Bed Check: The Hotel Chandler in New York City

The Hotel Chandler's best attributes are its location and prices.
The Hotel Chandler's best attributes are its location and prices. (Hotel Chandler)
Washington Post Staff Writer
Thursday, December 30, 2010; 5:19 PM

Blame it on the W's and the Kimptons of the world. Those chains' ascendancy has led to a hotel genre I call cookie-cutter boutique. Its trappings: original (but uninspired) artwork, fresh (but uninspired) floral arrangements, colorful (but uninspired) lighting.

At the Hotel Chandler in midtown Manhattan, that translates to photographs of buildings and statues in my room, lots of orange lilies in the lobby and blue-glass and brushed-steel sconces on the walls. It's not moody and dark with lounge music playing and clerks wearing headsets (like at a W), and there are no animal prints in sight (like at a Kimpton), but the look is cliched all the same.

It might not have the most unique decor, but the Chandler has some other qualities going for it. For one thing, there's the location: on Murray Hill, walking distance from Penn Station, Madison Square Park, Union Square and surrounds. For another, there's the price: starting at under $200 for a 200-square-foot room. With that in mind, how much originality can you expect?

Besides, things become cliches for a reason. Frette linens and robes and spa-like bathrooms are de rigeur for these types of hotels, and I was more than fine with that here. My room's shower, clad in (cliche alert) white subway tiles on the walls and little blue square ones on the floor, featured one of those (cliche alert) rain-type sprays that was more powerful than anything I've experienced outside a real spa. And (cliche alert) Aveda toiletries smell pretty darn refreshing.

The room was well equipped, with a desk built into a media center, armoires on either side (providing more storage than most hotel rooms of this size I've been in) and a little sitting area of two scallop-backed velvet chairs around a teensy table. The WiFi was free (if temperamental), and the iron actually worked, steaming my shirt to crispness without that annoying drip/stain problem all too common in hotels. And the fitness center was respectable, if too small for more than a few people to work out at once.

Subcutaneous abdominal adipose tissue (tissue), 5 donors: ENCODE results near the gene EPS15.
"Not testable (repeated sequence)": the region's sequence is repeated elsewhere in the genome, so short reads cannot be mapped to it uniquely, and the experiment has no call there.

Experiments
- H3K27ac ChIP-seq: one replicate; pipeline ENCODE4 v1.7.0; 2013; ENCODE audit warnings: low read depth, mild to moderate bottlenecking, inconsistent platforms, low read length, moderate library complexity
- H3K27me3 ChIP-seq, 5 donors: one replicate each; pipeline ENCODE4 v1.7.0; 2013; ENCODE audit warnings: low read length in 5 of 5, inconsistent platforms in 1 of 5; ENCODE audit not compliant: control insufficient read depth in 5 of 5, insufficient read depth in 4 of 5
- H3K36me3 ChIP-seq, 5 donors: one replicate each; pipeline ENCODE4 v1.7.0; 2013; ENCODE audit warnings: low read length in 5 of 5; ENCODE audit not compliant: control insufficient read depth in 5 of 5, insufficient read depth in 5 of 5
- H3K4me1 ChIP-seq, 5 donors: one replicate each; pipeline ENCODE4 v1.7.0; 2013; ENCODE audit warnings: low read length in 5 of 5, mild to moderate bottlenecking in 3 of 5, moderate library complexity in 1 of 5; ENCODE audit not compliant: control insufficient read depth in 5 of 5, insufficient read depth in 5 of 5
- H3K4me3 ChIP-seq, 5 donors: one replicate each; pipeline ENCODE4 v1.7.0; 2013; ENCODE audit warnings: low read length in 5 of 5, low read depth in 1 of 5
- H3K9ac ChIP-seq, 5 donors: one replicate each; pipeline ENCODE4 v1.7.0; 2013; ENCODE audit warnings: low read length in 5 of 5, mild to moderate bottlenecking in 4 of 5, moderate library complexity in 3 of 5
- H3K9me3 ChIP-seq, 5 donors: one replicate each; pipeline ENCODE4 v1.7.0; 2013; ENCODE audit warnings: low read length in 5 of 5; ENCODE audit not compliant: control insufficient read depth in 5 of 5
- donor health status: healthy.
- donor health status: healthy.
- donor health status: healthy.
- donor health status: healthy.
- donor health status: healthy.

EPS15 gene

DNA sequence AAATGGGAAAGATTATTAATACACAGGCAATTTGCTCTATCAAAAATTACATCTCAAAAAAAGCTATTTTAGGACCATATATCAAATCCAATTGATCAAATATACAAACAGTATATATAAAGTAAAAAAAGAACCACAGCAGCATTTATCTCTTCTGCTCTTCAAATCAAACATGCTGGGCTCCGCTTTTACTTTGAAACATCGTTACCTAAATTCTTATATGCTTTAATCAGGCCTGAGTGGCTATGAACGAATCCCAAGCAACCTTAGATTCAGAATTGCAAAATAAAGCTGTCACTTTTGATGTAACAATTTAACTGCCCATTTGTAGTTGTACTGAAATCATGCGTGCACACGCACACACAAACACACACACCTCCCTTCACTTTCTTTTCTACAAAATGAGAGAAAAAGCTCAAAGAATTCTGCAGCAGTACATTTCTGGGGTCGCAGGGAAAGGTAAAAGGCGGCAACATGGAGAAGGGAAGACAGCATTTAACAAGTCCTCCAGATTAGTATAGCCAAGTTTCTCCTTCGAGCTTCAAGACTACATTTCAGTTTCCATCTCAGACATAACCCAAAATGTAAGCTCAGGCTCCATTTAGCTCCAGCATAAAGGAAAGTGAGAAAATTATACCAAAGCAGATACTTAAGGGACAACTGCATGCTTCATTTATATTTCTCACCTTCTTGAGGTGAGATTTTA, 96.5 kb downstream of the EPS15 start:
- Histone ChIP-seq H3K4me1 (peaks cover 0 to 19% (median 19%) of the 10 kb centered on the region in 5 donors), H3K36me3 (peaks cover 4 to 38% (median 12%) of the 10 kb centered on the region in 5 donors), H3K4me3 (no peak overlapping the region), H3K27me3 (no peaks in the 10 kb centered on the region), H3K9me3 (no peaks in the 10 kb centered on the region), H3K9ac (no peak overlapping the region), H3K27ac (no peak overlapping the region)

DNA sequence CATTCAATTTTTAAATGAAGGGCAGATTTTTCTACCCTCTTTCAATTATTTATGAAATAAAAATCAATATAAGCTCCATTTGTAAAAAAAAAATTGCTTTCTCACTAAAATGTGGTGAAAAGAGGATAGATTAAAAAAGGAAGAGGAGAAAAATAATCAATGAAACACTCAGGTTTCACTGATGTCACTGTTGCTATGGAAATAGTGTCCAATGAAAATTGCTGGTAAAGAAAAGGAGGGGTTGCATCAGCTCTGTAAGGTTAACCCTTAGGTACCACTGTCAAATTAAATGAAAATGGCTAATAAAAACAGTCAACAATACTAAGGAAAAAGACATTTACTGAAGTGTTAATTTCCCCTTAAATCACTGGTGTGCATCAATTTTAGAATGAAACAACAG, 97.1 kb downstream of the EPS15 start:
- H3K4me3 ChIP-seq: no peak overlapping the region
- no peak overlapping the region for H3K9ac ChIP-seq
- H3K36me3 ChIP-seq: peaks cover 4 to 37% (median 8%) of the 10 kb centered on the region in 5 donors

Still, there was a feeling of just-good-enough when it came to the service, as I learned at check-in. It was a Friday in November, and I was harried from a delayed BoltBus trip that had me rushing to drop bags and change clothes before hitting Broadway for "The Pee-Wee Herman Show." When I asked the perfectly pleasant front-desk clerk about printing out my theater tickets, she said, "Absolutely. We have a computer in the library connected to a printer. Feel free to use it. If it doesn't work, check the paper. It runs out of paper all the time. Just let me know."

Which of course is exactly what happened. When I shuffled back and she handed me a mere 10 sheets to put in the printer, I knew I had cracked the code to this puzzler. Why hadn't she? It wasn't a big deal by any means, but telling nonetheless.

Likewise, I initially assumed that the fitness center's "Finnish sauna" - featured prominently on the Web site, by the way - was out of service because the door was open and it was stone-cold. The next day, when I asked a janitor about it in between my sets, he said that I could call the front desk 15 minutes in advance and they would turn it on.

Without a sign saying that, though, I'll bet that most people make the same assumption I did.

Breakfast was disappointing. The "continental" buffet wasn't worth anything close to the extra $16 the hotel charges for it. I passed over underbaked croissants, sad-looking wisps of prosciutto and firm-looking honeydew and cantaloupe chunks and was about to grab some boxes of cereal and cups of yogurt, maybe a grapefruit half, when I noticed that for another $4, I could order from the small menu of hot foods.

I asked for two eggs sunny side up with sausage and toast. What I got was pale, tasteless and over easy. I wasn't caffeinated, and I wasn't happy. Don't mess with my eggs, man.

The experience left me thinking too much about not what the Chandler is, but what it could be. I appreciated that thermal canisters of hot water and coffee were available all day, complete with real milk and half-and-half rather than those offensive little plastic shot things. So why not continue that approach at breakfast and put out bowls of granola, some plain yogurt, a selection of honeys and jams, truly seasonal fruit (perhaps from the Union Square Greenmarket a mere half-mile away) - and none of it in little packages?

It's that kind of attention that could help the Chandler overcome its cliches and become, if not unique, then at least a little more satisfying.

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